A Dearborn resident is suing the city and in U.S. Federal District Court over what she claims was a wrongful arrest in 2008.
According to legal documents released Friday by Dearborn lawyer Scott Murdoch, his client Christine Schmidt is asking for $250,000 in physical and property damages for an incident she said led to stress and anguish so bad they required hospitalization, as well as the loss of her residence.
The lawsuit filed Feb. 8 explains that Schmidt was arrested at 1:30 a.m. on March 15, 2008, for trespassing at her rented home on Mead Street. The call to police was made by her landlord, Nabil Hawily, who was denied entry into the home when he came there asking Schmidt to pay her rent.
Schmidt was taken to jail and released after posting a $500 bond.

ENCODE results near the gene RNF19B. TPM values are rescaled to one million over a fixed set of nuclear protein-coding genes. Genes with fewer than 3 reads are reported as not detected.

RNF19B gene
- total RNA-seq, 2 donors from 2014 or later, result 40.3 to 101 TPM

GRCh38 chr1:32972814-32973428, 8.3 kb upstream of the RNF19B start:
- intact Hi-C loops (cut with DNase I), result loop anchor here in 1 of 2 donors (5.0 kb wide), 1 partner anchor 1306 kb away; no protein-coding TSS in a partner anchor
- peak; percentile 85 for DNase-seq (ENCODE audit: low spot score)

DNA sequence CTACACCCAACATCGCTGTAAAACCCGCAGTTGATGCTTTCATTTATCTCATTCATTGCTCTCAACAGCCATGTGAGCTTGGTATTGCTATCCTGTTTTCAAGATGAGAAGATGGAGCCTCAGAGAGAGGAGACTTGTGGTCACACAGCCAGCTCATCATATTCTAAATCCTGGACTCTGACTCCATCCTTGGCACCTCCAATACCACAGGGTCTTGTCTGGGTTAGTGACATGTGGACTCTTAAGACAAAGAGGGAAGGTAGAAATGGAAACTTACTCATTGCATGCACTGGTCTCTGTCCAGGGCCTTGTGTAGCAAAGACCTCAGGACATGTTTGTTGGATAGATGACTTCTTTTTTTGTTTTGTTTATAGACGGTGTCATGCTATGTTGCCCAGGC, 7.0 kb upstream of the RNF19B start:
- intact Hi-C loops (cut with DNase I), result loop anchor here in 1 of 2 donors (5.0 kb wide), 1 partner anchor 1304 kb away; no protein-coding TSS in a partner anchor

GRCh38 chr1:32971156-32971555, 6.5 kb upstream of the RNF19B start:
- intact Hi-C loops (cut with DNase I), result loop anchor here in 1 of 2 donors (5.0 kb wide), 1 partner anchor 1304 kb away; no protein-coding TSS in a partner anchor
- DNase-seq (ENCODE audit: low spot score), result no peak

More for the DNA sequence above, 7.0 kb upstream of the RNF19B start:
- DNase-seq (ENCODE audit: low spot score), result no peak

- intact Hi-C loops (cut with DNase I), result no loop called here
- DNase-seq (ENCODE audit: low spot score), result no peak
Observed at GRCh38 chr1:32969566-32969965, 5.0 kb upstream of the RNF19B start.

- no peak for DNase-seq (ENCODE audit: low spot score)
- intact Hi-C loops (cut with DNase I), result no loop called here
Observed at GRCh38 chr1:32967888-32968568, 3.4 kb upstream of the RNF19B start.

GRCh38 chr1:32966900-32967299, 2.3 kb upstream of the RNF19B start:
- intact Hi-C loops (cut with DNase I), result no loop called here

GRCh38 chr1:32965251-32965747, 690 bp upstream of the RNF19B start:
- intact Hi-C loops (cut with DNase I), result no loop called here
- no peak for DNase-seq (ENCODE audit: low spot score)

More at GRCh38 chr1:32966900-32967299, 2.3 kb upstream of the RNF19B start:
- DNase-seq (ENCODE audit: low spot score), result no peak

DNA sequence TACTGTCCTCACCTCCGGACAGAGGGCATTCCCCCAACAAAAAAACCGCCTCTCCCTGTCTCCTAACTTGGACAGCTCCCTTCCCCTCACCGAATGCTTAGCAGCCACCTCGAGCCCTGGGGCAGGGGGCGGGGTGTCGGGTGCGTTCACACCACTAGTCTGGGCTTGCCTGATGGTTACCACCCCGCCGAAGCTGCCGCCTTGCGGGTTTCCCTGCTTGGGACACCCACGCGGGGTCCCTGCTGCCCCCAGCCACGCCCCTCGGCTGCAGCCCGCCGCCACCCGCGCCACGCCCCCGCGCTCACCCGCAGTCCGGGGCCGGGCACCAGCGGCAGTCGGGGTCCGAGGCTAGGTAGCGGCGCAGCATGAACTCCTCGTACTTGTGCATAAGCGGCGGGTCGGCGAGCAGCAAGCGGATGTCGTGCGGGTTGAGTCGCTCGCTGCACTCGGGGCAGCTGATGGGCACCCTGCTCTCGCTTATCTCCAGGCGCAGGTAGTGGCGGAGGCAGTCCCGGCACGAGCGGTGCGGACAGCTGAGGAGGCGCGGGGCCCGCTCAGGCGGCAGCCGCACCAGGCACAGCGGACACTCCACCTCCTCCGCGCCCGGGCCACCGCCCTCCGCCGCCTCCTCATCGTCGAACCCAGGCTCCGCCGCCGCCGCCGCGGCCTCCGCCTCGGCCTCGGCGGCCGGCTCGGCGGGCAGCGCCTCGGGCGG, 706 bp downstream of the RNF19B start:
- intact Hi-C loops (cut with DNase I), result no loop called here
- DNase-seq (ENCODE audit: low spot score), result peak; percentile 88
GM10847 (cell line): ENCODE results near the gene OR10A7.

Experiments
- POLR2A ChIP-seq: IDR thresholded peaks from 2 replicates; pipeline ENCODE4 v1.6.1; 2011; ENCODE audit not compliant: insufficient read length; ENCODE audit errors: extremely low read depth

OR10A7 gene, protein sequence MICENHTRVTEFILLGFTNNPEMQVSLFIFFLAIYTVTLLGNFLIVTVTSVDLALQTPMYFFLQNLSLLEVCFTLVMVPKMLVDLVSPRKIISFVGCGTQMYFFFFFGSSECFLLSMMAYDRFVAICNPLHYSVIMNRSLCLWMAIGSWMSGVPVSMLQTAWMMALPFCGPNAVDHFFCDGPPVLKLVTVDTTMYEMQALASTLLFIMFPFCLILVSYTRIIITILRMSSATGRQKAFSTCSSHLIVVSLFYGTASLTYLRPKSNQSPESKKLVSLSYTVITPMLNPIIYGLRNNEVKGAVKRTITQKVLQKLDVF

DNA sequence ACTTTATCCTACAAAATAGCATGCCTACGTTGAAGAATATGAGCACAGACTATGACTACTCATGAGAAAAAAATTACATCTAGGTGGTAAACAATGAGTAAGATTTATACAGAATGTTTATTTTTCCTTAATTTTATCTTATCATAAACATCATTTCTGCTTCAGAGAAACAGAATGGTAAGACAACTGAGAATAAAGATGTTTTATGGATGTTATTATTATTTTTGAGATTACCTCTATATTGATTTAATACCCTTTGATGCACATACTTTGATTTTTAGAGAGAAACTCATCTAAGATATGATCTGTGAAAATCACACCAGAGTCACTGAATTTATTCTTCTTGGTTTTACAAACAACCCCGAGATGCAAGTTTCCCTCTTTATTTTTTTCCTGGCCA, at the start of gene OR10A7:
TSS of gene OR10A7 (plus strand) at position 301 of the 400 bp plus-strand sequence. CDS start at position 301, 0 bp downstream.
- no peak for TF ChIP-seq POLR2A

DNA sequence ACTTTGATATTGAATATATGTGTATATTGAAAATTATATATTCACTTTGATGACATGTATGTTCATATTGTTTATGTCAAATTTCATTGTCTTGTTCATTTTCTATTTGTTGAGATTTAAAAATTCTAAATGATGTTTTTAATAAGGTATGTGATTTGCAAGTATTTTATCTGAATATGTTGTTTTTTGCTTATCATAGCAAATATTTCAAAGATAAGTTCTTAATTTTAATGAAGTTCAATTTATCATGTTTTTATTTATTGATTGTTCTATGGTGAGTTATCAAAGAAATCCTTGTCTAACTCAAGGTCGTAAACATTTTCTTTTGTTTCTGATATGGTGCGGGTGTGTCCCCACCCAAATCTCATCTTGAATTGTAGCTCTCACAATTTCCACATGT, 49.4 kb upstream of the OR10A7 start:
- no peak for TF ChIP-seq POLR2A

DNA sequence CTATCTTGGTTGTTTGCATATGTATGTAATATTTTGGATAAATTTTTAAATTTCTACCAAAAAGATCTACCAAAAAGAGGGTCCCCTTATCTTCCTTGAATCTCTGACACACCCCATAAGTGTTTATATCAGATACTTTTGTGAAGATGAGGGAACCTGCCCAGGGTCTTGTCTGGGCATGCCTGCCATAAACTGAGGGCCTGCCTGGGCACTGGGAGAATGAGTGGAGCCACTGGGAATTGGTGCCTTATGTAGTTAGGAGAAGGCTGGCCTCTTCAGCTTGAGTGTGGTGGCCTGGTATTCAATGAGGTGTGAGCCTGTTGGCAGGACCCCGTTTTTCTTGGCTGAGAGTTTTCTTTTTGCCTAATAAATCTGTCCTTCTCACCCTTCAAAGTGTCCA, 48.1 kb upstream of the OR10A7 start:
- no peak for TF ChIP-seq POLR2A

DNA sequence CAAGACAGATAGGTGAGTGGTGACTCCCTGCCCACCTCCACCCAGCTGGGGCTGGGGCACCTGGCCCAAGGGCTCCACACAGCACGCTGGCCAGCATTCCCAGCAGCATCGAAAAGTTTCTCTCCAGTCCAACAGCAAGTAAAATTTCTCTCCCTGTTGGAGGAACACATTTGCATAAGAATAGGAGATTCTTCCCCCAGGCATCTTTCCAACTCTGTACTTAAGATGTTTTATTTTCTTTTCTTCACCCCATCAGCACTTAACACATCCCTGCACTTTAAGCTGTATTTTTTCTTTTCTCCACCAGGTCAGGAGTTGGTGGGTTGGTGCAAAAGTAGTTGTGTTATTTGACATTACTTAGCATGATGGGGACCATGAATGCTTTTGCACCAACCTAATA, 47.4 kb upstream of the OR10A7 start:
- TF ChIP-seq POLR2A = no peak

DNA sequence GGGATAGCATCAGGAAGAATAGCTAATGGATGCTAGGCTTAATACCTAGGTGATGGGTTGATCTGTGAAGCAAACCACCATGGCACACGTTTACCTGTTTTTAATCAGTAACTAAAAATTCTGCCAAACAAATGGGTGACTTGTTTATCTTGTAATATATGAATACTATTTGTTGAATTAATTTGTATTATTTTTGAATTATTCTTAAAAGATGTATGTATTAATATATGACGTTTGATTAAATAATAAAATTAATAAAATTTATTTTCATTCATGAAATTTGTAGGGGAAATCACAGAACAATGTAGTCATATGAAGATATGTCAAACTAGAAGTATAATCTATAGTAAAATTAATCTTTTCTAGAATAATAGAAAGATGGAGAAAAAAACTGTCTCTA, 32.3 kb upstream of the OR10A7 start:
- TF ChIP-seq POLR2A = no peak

Murdoch alleges that he then provided proof to the city that Schmidt legally resided at the home for more than five months, including copies of rent payment, paid utility bills, and a copy of her driver's license showing her address as the home at 5287 Mead.
"The city continued to prosecute her for trespass,” Murdoch said in a statement. “Due to the stress of the prosecution and threat of going to jail, my client was hospitalized.”
The case was taken to the and dismissed in April of 2009 by Judge Richard Wygonik.
“I think that the owner of the residence used the Police to help collect rent for him," Judge Wygonik said at the hearing, according to documents provided by Murdoch. ”How can there be an illegal entry if the person has the right to be there? It appears that the evidence says she had a right to be there.”
Though the case was thrown out, Murdoch explains that the lawsuit centers on a civil rights complaint that the city of Dearborn, police department, city prosecutor, individual officers and the landlord should be held liable for civil rights violations to include wrongful arrest and imprisonment, malicious prosecution, gross negligence, and abuse of process, amongst other claims.